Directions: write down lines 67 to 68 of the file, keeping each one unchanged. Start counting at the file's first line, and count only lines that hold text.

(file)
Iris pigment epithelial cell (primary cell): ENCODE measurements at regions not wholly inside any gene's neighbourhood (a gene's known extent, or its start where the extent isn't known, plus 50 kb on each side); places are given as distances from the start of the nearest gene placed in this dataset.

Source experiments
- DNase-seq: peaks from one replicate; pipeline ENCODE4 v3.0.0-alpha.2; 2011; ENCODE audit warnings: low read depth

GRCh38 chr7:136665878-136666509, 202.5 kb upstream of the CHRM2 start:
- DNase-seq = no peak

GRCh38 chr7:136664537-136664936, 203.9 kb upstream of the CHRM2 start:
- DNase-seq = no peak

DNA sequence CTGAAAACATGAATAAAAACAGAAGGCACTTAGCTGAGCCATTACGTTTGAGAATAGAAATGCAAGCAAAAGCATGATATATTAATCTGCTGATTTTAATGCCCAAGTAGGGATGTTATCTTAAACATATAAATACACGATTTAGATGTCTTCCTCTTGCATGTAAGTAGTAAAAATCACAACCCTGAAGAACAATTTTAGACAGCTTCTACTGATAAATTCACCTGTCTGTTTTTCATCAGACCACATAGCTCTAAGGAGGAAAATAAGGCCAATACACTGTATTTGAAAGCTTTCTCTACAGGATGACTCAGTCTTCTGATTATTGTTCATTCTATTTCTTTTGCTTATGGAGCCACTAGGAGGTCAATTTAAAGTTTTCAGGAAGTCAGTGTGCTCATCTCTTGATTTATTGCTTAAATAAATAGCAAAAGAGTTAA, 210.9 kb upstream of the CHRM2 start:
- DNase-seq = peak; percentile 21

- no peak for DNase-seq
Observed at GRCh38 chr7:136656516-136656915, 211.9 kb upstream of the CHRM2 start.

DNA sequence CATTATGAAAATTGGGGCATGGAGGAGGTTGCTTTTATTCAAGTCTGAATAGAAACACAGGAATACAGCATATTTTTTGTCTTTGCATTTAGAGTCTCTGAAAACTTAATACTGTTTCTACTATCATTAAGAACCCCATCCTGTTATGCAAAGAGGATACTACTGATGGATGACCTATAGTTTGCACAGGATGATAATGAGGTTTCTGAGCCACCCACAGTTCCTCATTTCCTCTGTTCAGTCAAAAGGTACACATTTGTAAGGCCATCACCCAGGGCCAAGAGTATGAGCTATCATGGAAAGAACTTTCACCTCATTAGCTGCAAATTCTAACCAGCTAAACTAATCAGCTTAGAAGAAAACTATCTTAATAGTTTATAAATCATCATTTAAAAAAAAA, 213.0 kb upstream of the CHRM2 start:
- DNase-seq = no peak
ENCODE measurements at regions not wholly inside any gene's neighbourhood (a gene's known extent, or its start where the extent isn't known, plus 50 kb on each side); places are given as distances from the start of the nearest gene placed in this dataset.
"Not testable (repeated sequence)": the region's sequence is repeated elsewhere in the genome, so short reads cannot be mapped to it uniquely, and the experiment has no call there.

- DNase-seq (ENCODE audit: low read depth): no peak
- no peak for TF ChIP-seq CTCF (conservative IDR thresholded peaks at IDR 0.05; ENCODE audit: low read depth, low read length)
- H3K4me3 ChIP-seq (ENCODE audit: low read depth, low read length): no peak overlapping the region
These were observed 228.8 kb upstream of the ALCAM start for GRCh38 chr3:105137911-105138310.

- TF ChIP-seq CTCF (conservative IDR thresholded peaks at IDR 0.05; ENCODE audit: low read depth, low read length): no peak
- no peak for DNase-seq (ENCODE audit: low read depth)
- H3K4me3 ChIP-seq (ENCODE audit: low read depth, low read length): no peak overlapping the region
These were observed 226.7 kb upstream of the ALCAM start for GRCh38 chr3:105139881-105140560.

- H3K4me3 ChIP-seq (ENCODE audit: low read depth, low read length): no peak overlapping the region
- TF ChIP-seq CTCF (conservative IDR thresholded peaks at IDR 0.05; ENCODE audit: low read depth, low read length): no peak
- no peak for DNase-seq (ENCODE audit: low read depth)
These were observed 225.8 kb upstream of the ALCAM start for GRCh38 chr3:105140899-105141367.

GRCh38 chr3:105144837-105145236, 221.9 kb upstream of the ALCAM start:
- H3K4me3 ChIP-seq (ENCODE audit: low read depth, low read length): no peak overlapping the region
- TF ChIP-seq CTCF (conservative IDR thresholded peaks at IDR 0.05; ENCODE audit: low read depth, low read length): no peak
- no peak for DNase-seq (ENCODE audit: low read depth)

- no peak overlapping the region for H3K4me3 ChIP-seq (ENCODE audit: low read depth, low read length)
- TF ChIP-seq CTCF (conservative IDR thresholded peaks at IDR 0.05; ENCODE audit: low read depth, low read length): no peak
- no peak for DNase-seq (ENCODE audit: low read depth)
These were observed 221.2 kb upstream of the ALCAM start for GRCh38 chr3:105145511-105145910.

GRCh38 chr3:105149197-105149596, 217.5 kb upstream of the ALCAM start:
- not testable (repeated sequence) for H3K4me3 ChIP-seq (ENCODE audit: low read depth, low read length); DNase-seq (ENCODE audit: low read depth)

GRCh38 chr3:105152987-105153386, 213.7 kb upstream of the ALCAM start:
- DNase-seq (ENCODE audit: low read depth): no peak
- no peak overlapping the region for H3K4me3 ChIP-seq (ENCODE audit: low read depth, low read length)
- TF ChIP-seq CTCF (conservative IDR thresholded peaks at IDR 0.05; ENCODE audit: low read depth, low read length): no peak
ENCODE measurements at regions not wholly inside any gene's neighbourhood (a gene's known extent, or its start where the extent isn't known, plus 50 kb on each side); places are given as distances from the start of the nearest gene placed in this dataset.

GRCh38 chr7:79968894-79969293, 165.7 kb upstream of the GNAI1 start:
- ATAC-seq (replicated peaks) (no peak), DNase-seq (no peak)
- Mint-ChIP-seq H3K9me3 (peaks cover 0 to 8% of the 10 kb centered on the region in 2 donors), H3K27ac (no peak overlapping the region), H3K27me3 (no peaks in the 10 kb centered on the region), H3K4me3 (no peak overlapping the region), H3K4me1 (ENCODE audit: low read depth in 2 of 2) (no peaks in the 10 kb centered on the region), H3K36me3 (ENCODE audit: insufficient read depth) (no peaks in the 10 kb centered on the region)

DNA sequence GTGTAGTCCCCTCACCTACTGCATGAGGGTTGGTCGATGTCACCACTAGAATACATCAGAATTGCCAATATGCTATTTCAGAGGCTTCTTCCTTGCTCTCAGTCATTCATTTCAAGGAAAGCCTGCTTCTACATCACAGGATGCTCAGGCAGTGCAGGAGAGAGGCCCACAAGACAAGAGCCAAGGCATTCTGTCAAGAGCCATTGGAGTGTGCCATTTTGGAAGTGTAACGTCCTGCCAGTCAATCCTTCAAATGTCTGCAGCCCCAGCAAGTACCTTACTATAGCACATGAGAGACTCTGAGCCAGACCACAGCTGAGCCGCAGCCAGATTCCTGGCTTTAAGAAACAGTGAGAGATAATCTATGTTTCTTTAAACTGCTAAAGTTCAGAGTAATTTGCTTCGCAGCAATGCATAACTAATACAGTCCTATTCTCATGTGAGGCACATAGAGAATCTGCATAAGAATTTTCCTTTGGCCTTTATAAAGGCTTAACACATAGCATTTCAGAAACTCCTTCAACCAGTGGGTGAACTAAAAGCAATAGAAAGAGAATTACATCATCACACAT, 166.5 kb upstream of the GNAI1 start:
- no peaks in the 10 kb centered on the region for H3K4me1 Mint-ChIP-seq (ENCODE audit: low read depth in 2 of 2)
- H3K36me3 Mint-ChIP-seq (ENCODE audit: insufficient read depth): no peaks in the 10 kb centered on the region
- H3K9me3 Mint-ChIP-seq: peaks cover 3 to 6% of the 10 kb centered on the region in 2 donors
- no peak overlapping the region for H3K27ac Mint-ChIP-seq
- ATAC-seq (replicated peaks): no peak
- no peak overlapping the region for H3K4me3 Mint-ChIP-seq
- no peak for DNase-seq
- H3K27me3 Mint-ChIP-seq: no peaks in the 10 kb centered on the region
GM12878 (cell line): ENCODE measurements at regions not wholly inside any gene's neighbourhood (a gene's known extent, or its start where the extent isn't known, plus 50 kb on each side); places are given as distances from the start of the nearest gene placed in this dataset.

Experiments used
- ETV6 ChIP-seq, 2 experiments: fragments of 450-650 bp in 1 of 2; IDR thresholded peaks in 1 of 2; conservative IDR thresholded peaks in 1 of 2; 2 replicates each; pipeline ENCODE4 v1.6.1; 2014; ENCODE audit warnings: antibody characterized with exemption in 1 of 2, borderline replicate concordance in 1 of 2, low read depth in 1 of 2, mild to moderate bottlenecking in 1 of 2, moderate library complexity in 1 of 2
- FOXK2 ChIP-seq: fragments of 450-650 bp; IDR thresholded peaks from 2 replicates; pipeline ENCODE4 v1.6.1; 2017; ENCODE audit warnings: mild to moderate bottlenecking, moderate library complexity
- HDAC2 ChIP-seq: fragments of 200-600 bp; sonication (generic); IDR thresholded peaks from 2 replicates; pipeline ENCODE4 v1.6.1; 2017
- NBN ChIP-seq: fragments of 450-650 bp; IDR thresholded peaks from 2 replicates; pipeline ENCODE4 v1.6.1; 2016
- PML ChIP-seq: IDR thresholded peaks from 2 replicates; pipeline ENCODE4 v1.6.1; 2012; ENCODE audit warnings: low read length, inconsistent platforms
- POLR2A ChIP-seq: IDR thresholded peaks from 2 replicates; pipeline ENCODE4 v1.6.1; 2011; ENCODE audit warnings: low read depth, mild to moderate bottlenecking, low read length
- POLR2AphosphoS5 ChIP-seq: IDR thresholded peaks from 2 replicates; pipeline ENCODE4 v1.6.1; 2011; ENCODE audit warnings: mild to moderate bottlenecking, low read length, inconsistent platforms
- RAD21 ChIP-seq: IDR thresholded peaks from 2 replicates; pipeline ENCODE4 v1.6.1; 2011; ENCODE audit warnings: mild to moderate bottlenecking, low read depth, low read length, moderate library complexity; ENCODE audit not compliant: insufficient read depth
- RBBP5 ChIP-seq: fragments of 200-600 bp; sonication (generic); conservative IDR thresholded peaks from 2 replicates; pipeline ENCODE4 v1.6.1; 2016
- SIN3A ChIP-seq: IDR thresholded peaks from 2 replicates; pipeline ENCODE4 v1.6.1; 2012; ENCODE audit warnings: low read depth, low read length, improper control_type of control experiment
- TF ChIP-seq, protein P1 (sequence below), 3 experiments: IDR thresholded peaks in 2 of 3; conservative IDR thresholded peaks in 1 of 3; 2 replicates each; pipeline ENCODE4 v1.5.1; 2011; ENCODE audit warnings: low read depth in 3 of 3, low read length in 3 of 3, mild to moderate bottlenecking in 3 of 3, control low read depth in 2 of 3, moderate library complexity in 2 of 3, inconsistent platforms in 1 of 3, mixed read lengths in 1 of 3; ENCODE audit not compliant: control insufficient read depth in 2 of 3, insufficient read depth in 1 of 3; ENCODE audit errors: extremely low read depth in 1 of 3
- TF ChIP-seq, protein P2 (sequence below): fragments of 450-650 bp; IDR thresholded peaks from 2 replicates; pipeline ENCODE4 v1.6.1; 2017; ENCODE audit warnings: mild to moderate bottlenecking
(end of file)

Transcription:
- TF ChIP-seq, protein P1 (sequence below), 3 experiments: IDR thresholded peaks in 2 of 3; conservative IDR thresholded peaks in 1 of 3; 2 replicates each; pipeline ENCODE4 v1.5.1; 2011; ENCODE audit warnings: low read depth in 3 of 3, low read length in 3 of 3, mild to moderate bottlenecking in 3 of 3, control low read depth in 2 of 3, moderate library complexity in 2 of 3, inconsistent platforms in 1 of 3, mixed read lengths in 1 of 3; ENCODE audit not compliant: control insufficient read depth in 2 of 3, insufficient read depth in 1 of 3; ENCODE audit errors: extremely low read depth in 1 of 3
- TF ChIP-seq, protein P2 (sequence below): fragments of 450-650 bp; IDR thresholded peaks from 2 replicates; pipeline ENCODE4 v1.6.1; 2017; ENCODE audit warnings: mild to moderate bottlenecking